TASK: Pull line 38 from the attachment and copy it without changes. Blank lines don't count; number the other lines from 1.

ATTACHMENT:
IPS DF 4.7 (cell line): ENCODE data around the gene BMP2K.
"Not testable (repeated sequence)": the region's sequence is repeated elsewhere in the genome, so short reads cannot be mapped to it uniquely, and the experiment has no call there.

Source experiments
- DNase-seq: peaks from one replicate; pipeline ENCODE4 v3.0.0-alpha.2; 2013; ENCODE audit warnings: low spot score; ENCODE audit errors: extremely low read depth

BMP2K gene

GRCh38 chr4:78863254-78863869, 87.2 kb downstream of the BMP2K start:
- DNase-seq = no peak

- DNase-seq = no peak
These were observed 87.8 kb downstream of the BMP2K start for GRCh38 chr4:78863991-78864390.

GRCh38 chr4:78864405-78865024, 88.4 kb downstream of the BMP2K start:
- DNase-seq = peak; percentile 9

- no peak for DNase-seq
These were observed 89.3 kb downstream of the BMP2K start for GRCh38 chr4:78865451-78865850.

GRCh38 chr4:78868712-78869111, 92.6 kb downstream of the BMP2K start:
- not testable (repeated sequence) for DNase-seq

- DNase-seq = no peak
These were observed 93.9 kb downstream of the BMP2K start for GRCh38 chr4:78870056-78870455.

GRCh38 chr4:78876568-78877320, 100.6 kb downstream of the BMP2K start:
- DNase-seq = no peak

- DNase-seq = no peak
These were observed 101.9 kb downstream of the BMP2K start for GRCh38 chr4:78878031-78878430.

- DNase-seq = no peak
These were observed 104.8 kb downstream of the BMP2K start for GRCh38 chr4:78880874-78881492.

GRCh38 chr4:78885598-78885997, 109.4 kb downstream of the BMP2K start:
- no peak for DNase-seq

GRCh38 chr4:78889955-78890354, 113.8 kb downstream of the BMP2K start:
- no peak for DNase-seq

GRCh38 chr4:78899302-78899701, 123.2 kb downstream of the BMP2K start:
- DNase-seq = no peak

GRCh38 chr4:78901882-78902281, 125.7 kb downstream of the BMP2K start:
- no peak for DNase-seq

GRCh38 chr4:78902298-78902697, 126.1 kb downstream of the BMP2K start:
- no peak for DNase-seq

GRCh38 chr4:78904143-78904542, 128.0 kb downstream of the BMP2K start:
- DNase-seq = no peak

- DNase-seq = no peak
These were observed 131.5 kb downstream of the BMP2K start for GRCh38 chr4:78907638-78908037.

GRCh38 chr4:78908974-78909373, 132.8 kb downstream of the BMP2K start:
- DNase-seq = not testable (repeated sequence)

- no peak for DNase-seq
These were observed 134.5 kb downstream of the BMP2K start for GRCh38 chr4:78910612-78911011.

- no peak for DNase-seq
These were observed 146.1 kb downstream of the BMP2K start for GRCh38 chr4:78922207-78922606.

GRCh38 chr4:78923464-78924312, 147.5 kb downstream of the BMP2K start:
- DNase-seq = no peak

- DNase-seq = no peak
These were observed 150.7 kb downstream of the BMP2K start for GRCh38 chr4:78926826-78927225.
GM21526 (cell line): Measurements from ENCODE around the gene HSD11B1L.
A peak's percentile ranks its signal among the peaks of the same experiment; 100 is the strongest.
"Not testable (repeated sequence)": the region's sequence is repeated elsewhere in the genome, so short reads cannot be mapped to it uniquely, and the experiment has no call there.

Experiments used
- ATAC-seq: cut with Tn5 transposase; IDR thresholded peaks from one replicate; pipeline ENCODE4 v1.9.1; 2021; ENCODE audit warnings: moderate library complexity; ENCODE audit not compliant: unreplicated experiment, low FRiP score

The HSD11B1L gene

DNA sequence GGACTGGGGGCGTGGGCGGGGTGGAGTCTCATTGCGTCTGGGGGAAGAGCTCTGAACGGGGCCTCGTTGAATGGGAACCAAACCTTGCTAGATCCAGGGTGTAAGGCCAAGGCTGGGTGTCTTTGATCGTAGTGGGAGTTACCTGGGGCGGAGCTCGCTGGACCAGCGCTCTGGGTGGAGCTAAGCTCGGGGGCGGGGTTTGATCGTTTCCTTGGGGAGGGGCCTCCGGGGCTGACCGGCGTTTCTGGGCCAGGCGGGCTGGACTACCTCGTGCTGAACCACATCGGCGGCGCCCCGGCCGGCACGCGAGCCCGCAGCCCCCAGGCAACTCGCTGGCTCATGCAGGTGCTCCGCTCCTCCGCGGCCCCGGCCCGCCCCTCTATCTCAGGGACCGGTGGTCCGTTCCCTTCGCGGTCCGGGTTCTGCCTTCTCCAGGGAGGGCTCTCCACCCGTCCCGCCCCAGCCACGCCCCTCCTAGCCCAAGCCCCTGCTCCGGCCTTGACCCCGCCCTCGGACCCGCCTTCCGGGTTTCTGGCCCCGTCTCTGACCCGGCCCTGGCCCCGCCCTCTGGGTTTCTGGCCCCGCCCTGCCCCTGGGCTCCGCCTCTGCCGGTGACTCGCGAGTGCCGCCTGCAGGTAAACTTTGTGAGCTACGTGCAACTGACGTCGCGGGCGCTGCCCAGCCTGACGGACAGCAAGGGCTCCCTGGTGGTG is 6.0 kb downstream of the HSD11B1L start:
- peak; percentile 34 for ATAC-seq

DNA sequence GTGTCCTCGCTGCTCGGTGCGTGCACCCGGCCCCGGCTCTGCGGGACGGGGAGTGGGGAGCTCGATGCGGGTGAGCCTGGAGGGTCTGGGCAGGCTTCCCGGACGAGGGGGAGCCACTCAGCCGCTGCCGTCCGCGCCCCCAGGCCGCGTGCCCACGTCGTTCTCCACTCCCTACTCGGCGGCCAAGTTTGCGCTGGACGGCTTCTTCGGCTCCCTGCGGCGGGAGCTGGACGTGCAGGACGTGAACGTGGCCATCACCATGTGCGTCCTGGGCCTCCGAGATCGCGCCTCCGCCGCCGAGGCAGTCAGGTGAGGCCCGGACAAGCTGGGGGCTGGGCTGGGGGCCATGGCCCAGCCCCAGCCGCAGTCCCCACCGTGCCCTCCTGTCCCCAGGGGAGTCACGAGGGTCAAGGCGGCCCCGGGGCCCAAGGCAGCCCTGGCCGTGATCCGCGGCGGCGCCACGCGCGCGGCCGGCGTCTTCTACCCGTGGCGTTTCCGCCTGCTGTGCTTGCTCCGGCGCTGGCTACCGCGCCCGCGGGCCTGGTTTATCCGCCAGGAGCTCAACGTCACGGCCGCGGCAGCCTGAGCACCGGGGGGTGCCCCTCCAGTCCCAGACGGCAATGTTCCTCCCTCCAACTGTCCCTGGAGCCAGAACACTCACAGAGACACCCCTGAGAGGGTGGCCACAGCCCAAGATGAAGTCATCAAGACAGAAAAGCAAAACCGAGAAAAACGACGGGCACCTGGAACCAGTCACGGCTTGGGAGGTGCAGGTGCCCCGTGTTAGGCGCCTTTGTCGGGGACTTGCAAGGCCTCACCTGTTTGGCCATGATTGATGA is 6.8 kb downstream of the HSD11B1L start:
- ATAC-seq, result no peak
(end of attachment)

GRCh38 chr4:78908974-78909373, 132.8 kb downstream of the BMP2K start: